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Covid-19: re-opening universities is high risk

BMJ 2020; 370 doi: (Published 01 September 2020) Cite this as: BMJ 2020;370:m3365

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How clinically serious is SARS-CoV-2 infection for children and young adults?

In their editorial, Yamey and Walensky suggest that Covid-19 is a clinically serious disease for a substantial proportion of young adults. They write:

“A multistate US survey found that about a quarter of people with symptomatic covid-19 aged 18-34 years develop post-acute covid,[1] a potentially disabling illness that can cause severe complications.[2],[3] One regional US college football competition was cancelled after at least 15 healthy student players developed covid related myocarditis.[4]” (citations have been renumbered)

We have reviewed the references cited and are concerned that the evidence appears less clear cut than described.

The cited multistate US survey,[1] which was led by the CDC, did indeed find that 26% of individuals aged 18-34 years reported not having “returned to their usual state of health 14-21 days after testing.” However, little additional detail is provided for this age group; the CDC’s report does not contain information regarding which exact symptoms persisted, nor the frequency and severity of those symptoms. We contacted the corresponding author of the study for these data, but he declined, citing an inability to share patient level datasets (personal correspondence with Mark Tenforde, Sep 16, 2020). Without these data, it is impossible to judge the nature and seriousness of the unresolved symptoms.

The editorial authors also suggest that post-acute Covid-19 is a “potentially disabling illness that can cause severe complications” within 18-34 year olds. However the two papers [2,3] referenced in support of this statement, which were about neurological complications and Covid-19 related new-onset diabetes, did not evaluate these severe complications within young adults.

Finally, although myocarditis can be a serious and potentially life threatening condition, the clinical significance of the link between Covid-19 and myocarditis is a subject of ongoing debate. Others have analyzed the report of US college football players that is cited in the editorial and argued that this finding may be an artifact of increased awareness and diagnostic sensitivity rather than a clinically significant finding. [5, 6] Notably, there was no control/reference group. Moreover, myocarditis after viral infections are not unique to Covid-19. Intense exercise, like those required of college athletes, can exacerbate inflammation that is present in the lungs and heart after a viral infection, which can consequently cause myocarditis. A definitive diagnosis of myocarditis also requires a heart biopsy, something that is rarely done in otherwise healthy college students, for obvious reasons. [5]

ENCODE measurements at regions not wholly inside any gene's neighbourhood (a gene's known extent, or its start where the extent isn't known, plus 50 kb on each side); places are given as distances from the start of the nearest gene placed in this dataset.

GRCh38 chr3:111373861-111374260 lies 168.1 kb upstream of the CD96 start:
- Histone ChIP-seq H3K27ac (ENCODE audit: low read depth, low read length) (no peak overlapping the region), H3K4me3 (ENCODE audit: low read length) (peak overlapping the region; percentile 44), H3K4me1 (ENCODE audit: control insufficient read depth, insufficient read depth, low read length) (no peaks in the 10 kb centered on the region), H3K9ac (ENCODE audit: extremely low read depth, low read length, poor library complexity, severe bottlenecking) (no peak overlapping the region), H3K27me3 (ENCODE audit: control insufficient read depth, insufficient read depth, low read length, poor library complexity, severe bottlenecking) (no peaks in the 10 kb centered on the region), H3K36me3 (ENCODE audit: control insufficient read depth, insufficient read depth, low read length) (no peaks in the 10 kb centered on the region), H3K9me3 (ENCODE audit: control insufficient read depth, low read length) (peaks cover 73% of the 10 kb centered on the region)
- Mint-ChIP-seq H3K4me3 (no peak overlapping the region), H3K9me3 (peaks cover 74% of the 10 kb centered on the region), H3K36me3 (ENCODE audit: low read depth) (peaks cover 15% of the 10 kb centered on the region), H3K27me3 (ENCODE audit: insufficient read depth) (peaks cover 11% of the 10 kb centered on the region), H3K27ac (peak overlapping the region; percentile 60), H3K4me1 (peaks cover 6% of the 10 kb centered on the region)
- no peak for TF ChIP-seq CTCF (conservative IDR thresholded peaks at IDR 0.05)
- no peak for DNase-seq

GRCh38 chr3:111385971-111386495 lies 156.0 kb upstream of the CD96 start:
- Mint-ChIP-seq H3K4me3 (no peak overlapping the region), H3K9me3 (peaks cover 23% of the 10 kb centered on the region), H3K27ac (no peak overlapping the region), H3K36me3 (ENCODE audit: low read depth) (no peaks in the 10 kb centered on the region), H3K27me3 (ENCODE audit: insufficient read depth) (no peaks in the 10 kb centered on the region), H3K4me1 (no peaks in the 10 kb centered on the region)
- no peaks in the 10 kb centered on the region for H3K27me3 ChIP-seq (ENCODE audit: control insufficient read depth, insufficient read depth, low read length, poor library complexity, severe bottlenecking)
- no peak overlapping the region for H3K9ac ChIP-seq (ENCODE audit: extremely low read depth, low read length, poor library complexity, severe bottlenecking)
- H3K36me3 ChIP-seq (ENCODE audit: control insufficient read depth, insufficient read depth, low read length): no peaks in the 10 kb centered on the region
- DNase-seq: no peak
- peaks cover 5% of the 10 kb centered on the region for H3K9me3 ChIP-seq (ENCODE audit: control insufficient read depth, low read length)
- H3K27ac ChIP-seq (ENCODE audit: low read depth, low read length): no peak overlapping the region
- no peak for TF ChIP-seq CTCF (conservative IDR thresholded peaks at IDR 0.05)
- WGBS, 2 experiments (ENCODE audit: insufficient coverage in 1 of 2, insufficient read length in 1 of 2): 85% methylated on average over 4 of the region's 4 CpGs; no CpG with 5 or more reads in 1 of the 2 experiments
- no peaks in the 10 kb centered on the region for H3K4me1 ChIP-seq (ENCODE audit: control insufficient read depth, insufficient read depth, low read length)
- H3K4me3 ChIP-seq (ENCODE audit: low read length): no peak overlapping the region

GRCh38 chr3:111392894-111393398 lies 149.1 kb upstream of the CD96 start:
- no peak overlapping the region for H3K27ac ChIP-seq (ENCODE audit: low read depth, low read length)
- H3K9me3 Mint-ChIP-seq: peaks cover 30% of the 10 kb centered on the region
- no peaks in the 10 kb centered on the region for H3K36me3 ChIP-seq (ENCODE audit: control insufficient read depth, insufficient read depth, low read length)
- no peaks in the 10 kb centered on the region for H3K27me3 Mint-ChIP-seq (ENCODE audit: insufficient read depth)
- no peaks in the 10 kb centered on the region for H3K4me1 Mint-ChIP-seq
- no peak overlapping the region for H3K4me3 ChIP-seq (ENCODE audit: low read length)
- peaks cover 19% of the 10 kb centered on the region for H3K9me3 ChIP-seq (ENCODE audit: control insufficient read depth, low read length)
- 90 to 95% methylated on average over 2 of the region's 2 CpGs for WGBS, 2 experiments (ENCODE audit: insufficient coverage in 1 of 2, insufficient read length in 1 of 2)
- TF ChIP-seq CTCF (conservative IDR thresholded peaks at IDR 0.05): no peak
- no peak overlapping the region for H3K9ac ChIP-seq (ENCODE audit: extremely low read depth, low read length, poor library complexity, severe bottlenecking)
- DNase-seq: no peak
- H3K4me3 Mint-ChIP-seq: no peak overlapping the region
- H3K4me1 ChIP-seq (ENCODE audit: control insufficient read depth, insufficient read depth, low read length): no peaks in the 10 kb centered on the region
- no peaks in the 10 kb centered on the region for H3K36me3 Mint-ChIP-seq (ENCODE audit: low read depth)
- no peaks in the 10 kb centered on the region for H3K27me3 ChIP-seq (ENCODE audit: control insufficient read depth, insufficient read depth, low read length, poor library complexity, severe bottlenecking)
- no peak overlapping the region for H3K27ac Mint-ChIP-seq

Taken together, the data suggest that a quarter of college aged students with symptomatic Covid-19 may have one or more symptoms that persist for a few weeks, but it is far from clear that this translates into a significant risk of severe Covid-19 complications.

There is room for a more optimistic interpretation of the data. The New York Times states that among more than 1,600 U.S. colleges, there have been “at least 130,000 cases and at least 70 deaths since the pandemic began. Most of the cases have been announced since students returned to campus for the fall term. Most of the deaths were reported in the spring and involved college employees, not students.” [7] Thus college “outbreaks” do not seem associated with increases in outbreaks of severe Covid-19.

Although there always exists a potential for severe Covid-19 risk in any population, based on the existing evidence, it is not clear that Covid-19 can be generalized as a clinically serious disease for young adults.

The editorial authors make several good points regarding taking a “harm reduction” approach. And it is not simply an approach, it is a legal requirement in many jurisdictions. Unfortunately, many universities have not stepped up to this challenge, and instead taken what is beginning to feel like the easy way out: fully virtual learning with no clear criteria for reopening. The unintended consequences of social isolation, remote learning, and remote teaching in college age students need to be measured and taken into account as well.

Sarah Tanveer
Peter Doshi
Department of Pharmaceutical Health Services Research
University of Maryland School of Pharmacy
Baltimore, Maryland, USA


[1] Tenforde MW, Kim SS, Lindsell CJ, et al., IVY Network Investigators, CDC COVID-19 Response Team, IVY Network Investigators. Symptom duration and risk factors for delayed return to usual health among outpatients with COVID-19 in a multistate health care systems network—United States, March–June 2020. MMWR Morb Mortal Wkly Rep 2020;69:993-8. doi:10.15585/mmwr.mm6930e1 pmid:32730238

[2] Ellul MA, Benjamin L, Singh B, et al. Neurological associations of COVID-19. Lancet Neurol2020;19:767-83. doi:10.1016/S1474-4422(20)30221-0 pmid:32622375

[3] Rubino F, Amiel SA, Zimmet P, et al. New-onset diabetes in COVID-19. N Engl J Med2020;383:789-90. doi:10.1056/NEJMc2018688 pmid:32530585

[4] Dodd D, Silverstein A. Big ten cancels college football season for fall 2020, hopes to play in spring 2021. CBS Sports 2020 Aug 11.

[5] Koka, A., Don't Let Dubious Science Cancel College Football. Medscape. 2020 Aug 21.

[6] Yong, E. The Core Lesson of the COVID-19 Heart Debate. The Atlantic 2020 Sept 21.

[7] Tracking Covid at U.S. Colleges and Universities. The New York Times 2020 Sept 25.

Competing interests: PD is an associate editor at The BMJ. PD and ST are both impacted by our university’s policies.

12 October 2020
Sarah Tanveer
PhD student
Peter Doshi
Department of Pharmaceutical Health Services Research
University of Maryland, Baltimore